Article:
Before a baseball pitcher throws his first pitch he knows a great deal about the batter he is facing. He knows how he did against that batter in previous games. He knows what types of pitches they like to hit and what types of pitches they don't.
Shouldn't patent lawyers know as much about the examiners they face as a pitcher knows about his batters? Shouldn't patent prosecutors know this information before they file an office response?
The Examination Report combines both examiner and art unit statistics, in relation to the organization on the application for which the Examination Report is being ordered.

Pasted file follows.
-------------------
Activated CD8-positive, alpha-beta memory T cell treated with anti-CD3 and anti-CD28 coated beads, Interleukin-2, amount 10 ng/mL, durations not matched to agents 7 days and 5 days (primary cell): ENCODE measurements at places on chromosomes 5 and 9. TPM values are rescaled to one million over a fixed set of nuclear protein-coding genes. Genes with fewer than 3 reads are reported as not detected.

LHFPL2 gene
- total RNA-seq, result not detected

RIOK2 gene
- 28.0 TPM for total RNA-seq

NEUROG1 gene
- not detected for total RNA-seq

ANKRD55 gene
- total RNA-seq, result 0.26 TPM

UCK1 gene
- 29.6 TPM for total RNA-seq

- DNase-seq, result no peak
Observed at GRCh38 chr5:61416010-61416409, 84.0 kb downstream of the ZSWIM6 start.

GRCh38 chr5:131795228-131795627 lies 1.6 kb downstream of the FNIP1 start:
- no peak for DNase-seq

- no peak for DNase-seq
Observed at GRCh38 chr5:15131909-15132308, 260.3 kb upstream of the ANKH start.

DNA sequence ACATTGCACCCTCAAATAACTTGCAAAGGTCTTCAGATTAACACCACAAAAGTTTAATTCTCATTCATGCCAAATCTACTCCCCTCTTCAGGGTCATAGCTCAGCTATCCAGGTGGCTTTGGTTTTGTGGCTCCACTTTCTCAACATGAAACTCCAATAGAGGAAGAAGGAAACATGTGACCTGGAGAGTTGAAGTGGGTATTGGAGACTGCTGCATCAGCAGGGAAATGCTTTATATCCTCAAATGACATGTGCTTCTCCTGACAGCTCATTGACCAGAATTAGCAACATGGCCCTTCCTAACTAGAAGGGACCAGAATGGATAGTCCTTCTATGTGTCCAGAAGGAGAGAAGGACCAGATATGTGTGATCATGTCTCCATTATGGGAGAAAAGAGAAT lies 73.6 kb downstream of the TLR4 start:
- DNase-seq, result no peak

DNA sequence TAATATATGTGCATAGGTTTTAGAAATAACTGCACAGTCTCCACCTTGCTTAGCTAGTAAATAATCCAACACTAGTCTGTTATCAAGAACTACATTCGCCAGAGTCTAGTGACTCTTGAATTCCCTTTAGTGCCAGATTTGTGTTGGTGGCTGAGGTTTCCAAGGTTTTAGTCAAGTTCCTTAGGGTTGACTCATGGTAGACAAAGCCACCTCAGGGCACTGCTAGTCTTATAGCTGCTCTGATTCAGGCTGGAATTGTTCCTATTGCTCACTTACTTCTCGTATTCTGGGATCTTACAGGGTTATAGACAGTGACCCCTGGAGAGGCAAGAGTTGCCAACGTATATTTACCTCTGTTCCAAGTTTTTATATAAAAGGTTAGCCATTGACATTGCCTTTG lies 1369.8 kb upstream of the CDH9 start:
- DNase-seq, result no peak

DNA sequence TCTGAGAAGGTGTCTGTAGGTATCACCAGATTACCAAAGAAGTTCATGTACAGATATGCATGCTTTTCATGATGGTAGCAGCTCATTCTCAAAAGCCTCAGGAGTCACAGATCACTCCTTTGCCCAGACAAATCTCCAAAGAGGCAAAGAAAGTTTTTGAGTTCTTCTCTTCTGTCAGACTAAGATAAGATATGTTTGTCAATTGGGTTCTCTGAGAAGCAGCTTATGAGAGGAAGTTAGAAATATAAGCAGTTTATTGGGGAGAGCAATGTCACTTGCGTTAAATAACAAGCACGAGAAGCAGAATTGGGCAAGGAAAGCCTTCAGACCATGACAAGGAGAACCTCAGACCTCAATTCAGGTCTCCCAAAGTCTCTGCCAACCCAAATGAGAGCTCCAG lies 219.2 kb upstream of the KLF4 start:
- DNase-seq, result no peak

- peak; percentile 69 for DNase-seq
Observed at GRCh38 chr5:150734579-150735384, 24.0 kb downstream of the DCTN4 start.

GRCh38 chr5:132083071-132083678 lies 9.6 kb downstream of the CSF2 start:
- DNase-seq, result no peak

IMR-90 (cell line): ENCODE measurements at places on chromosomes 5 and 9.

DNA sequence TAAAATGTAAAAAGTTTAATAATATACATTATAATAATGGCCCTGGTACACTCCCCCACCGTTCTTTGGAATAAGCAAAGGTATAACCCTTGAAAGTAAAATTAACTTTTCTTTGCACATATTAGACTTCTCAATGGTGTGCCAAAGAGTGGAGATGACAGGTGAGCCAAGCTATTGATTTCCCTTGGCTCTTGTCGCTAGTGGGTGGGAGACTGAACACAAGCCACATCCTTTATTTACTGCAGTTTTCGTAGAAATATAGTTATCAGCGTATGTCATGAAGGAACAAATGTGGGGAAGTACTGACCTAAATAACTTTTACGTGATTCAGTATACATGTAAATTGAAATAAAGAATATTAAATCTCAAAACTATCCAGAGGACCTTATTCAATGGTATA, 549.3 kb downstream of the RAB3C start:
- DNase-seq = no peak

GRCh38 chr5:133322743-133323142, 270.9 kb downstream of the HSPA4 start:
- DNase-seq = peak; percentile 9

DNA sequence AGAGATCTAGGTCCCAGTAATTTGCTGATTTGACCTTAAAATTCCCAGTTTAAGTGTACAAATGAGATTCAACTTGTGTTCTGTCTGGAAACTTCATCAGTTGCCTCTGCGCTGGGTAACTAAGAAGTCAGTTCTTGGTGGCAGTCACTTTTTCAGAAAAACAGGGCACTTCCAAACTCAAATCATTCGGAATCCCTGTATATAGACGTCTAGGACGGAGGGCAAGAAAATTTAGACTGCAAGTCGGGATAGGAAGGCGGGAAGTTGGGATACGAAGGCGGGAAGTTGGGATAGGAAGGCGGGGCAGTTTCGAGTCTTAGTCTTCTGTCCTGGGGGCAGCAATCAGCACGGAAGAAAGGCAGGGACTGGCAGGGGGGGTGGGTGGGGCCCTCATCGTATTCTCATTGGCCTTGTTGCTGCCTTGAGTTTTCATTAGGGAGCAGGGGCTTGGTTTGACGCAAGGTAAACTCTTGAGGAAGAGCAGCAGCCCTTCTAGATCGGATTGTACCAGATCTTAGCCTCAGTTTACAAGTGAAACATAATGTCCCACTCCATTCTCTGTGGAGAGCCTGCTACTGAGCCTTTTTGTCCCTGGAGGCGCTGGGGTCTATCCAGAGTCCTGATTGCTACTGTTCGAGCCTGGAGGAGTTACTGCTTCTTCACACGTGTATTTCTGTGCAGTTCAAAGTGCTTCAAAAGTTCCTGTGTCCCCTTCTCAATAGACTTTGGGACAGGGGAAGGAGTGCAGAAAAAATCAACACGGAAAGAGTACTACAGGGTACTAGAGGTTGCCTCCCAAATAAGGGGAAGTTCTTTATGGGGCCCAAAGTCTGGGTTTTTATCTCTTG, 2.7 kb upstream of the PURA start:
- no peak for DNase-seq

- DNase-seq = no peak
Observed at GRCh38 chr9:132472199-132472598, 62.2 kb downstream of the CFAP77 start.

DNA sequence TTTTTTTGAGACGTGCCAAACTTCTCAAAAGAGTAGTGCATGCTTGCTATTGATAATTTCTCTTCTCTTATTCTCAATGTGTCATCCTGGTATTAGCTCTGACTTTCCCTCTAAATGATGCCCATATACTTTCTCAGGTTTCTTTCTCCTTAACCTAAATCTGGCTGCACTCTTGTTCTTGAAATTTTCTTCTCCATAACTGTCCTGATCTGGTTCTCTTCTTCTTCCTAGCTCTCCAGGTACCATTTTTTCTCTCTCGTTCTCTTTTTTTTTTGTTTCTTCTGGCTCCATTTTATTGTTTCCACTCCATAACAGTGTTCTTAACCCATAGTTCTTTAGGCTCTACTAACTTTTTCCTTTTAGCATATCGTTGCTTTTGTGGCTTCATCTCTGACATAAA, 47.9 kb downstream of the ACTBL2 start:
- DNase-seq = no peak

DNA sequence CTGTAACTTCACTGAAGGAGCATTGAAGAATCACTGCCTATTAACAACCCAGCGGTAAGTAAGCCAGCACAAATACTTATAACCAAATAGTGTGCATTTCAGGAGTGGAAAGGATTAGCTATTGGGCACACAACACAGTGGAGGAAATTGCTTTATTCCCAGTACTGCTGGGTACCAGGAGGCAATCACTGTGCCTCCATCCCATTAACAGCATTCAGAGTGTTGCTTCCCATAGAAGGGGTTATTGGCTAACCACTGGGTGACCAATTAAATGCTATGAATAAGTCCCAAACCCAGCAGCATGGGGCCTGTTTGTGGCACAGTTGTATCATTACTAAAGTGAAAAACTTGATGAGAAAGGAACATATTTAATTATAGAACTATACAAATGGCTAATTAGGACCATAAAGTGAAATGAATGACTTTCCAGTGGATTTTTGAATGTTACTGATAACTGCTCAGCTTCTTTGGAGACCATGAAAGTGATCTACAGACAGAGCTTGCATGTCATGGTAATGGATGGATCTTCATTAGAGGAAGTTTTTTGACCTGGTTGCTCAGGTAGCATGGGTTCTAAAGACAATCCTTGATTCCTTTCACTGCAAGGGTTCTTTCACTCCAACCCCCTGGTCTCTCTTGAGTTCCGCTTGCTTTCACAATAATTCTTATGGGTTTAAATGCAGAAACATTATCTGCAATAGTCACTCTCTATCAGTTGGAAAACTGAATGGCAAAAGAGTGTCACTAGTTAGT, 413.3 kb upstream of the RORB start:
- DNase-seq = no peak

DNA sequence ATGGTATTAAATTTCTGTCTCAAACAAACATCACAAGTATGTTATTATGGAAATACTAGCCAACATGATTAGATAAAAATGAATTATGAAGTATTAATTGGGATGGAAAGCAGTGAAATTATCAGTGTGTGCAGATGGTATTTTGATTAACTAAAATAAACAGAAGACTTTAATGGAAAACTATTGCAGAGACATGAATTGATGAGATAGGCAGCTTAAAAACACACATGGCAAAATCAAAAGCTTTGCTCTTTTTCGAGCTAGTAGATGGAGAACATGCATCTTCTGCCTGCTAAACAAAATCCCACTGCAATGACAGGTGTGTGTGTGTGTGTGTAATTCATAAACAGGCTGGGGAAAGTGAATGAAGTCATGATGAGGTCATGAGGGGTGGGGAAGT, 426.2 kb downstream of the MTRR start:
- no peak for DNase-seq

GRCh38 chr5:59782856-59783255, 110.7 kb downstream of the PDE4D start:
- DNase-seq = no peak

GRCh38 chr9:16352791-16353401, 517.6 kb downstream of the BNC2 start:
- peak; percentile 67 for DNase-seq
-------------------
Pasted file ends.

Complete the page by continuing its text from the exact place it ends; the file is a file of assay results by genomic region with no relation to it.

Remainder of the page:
The Examination Report is based on the most up-to-date information available from multiple data sources, including USPTO PAIR. Statistics are provided in a way which takes historical data into account for the examiner of the application and the art unit. This includes a variety of probability based analytics looking at grants rates, abandonment and appeal rates and a myriad of other data points.
The Examination Report makes it affordable to access the extensive assortment of data necessary to craft a sound prosecution strategy.
Data in portions of the Examination Report will not be meaningful if:
- An examiner has not been assigned to the application,
- An assignment has not yet been filed with the USPTO or the assignee is otherwise unknown, or
- The assignee of this application has limited or no previous history with the examiner or the art unit listed in this report.